Both of these records source their sound to Brick's 1977 record, "Fun," but there's no denying that Akinyele's 1996 hit, "Put It in Your Mouth," popularized this particular flip of the oft-sampled song. That's why it was a little shocking, hilarious, and amazing to hear India Arie singing a neo-Soul women's empowerment anthem over a beat excruciatingly similar to what we'd come to associate with one of the raunchiest tracks in rap history. For good hip-hop measure, "Video" also contains a sample of Audio Two's seminal classic, "Top Billin'." —Ernest Baker

Inspiration: Akinyele "Put It In Your Mouth" (1996)

Producer: Chris Forte, Frankie Cutlass, DJ Enuff, Jiv Pos, Doctor Butcher, Ez Elpee

24. Faith Evans f/ Carl Thomas "Can't Believe" (2001)

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Producer: P. Diddy, Mario Winans

When Faith Evans and Carl Thomas got in the studio together in 2001, the duo composed a song that would show off both of their unique vocal styles; the result was "Can't Believe." The record was produced by Mario Winans and P. Diddy, who used a sample from The Firm's single "Phone Tap." The Firm, once considered a hip hop supergroup because of its absurdly-talented membership (Nas, Foxy Brown, AZ, and Nature) released a record that was widely considered a flop. But Carl and Faith were able to flip the "Phone Tap" string and bass driven beat in way the complimented both of their vocals perfectly and allowed Carl Thomas to harmonize with the guitar section. —Tannis Spencer

Inspiration: The Firm f/ Dr. Dre "Phone Tap" (1997)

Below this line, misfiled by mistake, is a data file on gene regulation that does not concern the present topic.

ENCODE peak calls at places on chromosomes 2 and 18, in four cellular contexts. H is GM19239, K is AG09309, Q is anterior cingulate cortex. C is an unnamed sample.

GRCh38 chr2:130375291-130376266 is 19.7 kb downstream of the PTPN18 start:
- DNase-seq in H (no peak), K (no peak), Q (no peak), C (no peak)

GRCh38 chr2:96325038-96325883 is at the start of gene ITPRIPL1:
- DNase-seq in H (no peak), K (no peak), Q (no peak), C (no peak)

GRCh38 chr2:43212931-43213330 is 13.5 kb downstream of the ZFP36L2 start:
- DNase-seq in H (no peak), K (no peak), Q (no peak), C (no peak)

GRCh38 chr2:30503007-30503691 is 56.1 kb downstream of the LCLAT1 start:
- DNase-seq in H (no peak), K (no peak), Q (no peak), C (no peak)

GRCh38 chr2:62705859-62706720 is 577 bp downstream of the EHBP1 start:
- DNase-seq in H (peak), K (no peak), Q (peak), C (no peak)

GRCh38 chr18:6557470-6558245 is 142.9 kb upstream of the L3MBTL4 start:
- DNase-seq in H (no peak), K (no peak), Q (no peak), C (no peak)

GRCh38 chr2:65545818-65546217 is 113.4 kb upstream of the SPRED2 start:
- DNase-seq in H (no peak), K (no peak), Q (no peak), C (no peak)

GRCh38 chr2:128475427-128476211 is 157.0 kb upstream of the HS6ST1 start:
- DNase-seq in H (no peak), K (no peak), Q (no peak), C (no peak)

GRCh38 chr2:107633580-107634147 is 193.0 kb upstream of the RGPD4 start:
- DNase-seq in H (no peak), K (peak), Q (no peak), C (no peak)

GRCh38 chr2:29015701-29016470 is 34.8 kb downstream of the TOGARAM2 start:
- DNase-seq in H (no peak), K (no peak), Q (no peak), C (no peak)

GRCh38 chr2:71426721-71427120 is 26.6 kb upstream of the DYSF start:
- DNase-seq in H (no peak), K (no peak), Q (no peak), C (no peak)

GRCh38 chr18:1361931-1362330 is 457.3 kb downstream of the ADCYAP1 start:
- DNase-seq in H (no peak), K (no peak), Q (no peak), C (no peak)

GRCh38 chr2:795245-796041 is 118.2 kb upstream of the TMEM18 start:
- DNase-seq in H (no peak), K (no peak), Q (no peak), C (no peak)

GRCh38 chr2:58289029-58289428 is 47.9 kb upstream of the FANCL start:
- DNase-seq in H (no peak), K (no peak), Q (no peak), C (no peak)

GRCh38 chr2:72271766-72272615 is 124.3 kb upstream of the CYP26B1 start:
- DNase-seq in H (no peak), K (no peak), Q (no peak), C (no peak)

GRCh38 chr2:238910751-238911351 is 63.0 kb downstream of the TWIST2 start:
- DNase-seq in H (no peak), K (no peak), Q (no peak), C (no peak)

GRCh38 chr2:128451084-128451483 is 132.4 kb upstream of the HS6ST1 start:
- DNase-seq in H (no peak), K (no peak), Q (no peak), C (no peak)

Producer: Dr. Dre, Chris "The Glove" Taylor

23. Jagged Edge "Addicted to Your Love" (1997)

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Producer: Jermaine Dupri, Manuel Seal

Even before Dr. Dre flipped Shaft soundtrack staple "Bumpy's Lament" for 1999's "Xxplosive," producer Fabian Hamilton grabbed a portion of the song for Lil Kim's Hard Core cut, "Drugs." A year after Kim's version dropped, Jermaine Dupri-produced group Jagged Edge turned up with a strangely similar flip on "Addicted to Your Love," from their debut album. "Addicted" wasn't a single, but YouTube play counts are an affirmation that it remains a fan favorite for anyone who got into JE before they started churning out back-to-back No. 1 R&B hits. —Ernest Baker

Inspiration: Lil Kim "Drugs" (1996)

Producer: Fabian Hamilton

22. Jennifer Lopez f/ Nas "I'm Gonna Be Alright (Remix)" (2001)

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Producer: Trackmasters

In 1995, Luniz sampled Club Nouveau's "Why You Treat Me So Bad" and made "I Got 5 On It" into a Top 10 hit. The success of that song was certainly tied to its epic Tone Capone beat. Meanwhile, Poke and Toke of Trackmaster and Corey Rooney opted to revisit Luniz's hit only six years later for the remix to Jennifer Lopez' "I"m Gonna Be Alright." J. Lo's song didn't have the same thump as the Luniz' original, but then again, it wasn't going for the same dark atmosphere either; J. Lo shifted the song's tone entirely, in order to prove that she'd moved on from her relationship with Puffy. —Insanul Ahmed